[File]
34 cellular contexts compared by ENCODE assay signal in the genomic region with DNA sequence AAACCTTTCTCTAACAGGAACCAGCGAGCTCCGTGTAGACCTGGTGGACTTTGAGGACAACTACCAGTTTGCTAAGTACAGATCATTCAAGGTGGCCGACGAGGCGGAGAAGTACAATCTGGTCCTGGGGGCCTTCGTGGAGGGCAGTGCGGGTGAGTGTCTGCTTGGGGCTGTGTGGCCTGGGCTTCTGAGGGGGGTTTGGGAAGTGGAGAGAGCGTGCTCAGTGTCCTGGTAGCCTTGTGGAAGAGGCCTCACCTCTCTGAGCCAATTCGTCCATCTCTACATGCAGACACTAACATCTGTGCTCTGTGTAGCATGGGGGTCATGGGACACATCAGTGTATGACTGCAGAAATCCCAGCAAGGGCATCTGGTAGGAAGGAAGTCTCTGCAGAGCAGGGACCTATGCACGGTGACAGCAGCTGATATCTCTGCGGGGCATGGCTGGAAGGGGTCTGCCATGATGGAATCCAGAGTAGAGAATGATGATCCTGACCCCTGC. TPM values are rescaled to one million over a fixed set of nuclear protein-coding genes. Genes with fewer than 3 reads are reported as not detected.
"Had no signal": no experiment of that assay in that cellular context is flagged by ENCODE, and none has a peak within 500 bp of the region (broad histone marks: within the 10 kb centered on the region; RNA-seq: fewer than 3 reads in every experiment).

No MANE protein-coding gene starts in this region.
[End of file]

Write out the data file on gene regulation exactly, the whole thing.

34 cellular contexts compared by ENCODE assay signal in the genomic region with DNA sequence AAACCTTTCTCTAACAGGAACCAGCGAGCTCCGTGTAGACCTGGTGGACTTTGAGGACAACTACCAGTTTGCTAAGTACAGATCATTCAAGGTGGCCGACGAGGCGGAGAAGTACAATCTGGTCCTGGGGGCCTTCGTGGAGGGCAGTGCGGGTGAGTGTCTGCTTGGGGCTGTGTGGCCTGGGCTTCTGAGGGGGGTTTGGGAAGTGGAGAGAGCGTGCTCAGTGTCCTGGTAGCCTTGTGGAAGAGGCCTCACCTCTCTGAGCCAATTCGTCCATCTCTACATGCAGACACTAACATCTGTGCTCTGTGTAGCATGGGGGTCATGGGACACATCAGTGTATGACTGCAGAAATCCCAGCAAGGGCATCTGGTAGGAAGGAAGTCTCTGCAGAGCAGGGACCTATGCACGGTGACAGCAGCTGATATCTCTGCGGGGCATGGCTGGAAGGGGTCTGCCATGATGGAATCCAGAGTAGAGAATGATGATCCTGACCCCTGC. TPM values are rescaled to one million over a fixed set of nuclear protein-coding genes. Genes with fewer than 3 reads are reported as not detected.
"Had no signal": no experiment of that assay in that cellular context is flagged by ENCODE, and none has a peak within 500 bp of the region (broad histone marks: within the 10 kb centered on the region; RNA-seq: fewer than 3 reads in every experiment).

No MANE protein-coding gene starts in this region.